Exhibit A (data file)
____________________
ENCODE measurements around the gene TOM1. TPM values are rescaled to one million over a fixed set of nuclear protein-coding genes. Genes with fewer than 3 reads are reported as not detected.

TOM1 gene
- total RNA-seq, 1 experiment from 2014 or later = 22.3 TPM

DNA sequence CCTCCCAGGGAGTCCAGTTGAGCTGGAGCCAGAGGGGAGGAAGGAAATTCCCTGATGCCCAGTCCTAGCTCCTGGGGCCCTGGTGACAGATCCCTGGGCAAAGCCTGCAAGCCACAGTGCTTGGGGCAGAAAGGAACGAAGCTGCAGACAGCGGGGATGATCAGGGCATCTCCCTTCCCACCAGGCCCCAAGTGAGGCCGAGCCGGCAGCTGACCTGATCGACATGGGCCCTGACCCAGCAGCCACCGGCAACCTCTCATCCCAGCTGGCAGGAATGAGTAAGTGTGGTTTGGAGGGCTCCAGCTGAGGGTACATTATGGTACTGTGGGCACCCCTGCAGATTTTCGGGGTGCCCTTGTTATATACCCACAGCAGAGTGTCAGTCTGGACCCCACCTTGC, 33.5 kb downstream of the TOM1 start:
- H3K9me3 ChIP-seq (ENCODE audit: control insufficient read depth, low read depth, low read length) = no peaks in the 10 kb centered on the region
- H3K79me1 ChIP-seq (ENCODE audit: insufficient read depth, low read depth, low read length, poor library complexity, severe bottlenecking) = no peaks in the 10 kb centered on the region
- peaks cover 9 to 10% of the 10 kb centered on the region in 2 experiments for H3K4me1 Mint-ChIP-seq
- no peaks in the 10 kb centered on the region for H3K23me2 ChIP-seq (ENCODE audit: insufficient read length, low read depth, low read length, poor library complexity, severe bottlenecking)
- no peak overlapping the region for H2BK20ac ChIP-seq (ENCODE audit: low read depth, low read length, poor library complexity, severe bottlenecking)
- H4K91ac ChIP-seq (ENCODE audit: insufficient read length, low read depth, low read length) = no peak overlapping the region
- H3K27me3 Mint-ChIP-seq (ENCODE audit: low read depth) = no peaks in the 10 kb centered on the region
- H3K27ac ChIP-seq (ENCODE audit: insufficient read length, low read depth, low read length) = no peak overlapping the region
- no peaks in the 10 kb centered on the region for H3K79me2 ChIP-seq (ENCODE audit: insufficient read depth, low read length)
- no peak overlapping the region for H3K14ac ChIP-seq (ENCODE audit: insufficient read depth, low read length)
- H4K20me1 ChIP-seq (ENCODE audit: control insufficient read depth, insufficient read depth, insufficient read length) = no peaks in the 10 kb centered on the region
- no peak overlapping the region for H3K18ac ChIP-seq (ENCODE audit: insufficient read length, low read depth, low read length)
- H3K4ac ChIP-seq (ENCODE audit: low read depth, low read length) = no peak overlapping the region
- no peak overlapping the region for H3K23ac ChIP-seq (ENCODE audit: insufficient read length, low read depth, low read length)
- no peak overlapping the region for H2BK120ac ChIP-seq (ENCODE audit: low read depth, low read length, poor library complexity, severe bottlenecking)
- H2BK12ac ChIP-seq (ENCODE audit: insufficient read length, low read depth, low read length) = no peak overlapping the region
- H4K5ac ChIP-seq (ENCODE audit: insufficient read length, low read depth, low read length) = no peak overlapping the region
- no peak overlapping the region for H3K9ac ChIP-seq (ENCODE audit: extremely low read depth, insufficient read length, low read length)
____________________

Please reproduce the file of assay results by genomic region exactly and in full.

ENCODE measurements around the gene TOM1. TPM values are rescaled to one million over a fixed set of nuclear protein-coding genes. Genes with fewer than 3 reads are reported as not detected.

TOM1 gene
- total RNA-seq, 1 experiment from 2014 or later = 22.3 TPM

DNA sequence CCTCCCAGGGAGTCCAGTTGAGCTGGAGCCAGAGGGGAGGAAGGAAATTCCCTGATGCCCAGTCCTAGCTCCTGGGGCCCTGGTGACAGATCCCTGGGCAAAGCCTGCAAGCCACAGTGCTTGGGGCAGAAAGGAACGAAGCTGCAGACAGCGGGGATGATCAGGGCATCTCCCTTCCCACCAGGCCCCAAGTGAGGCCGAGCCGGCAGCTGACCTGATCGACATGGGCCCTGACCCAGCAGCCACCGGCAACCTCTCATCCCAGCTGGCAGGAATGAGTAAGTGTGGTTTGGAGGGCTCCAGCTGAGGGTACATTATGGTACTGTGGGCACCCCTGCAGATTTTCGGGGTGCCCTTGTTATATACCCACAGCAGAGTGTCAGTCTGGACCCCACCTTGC, 33.5 kb downstream of the TOM1 start:
- H3K9me3 ChIP-seq (ENCODE audit: control insufficient read depth, low read depth, low read length) = no peaks in the 10 kb centered on the region
- H3K79me1 ChIP-seq (ENCODE audit: insufficient read depth, low read depth, low read length, poor library complexity, severe bottlenecking) = no peaks in the 10 kb centered on the region
- peaks cover 9 to 10% of the 10 kb centered on the region in 2 experiments for H3K4me1 Mint-ChIP-seq
- no peaks in the 10 kb centered on the region for H3K23me2 ChIP-seq (ENCODE audit: insufficient read length, low read depth, low read length, poor library complexity, severe bottlenecking)
- no peak overlapping the region for H2BK20ac ChIP-seq (ENCODE audit: low read depth, low read length, poor library complexity, severe bottlenecking)
- H4K91ac ChIP-seq (ENCODE audit: insufficient read length, low read depth, low read length) = no peak overlapping the region
- H3K27me3 Mint-ChIP-seq (ENCODE audit: low read depth) = no peaks in the 10 kb centered on the region
- H3K27ac ChIP-seq (ENCODE audit: insufficient read length, low read depth, low read length) = no peak overlapping the region
- no peaks in the 10 kb centered on the region for H3K79me2 ChIP-seq (ENCODE audit: insufficient read depth, low read length)
- no peak overlapping the region for H3K14ac ChIP-seq (ENCODE audit: insufficient read depth, low read length)
- H4K20me1 ChIP-seq (ENCODE audit: control insufficient read depth, insufficient read depth, insufficient read length) = no peaks in the 10 kb centered on the region
- no peak overlapping the region for H3K18ac ChIP-seq (ENCODE audit: insufficient read length, low read depth, low read length)
- H3K4ac ChIP-seq (ENCODE audit: low read depth, low read length) = no peak overlapping the region
- no peak overlapping the region for H3K23ac ChIP-seq (ENCODE audit: insufficient read length, low read depth, low read length)
- no peak overlapping the region for H2BK120ac ChIP-seq (ENCODE audit: low read depth, low read length, poor library complexity, severe bottlenecking)
- H2BK12ac ChIP-seq (ENCODE audit: insufficient read length, low read depth, low read length) = no peak overlapping the region
- H4K5ac ChIP-seq (ENCODE audit: insufficient read length, low read depth, low read length) = no peak overlapping the region
- no peak overlapping the region for H3K9ac ChIP-seq (ENCODE audit: extremely low read depth, insufficient read length, low read length)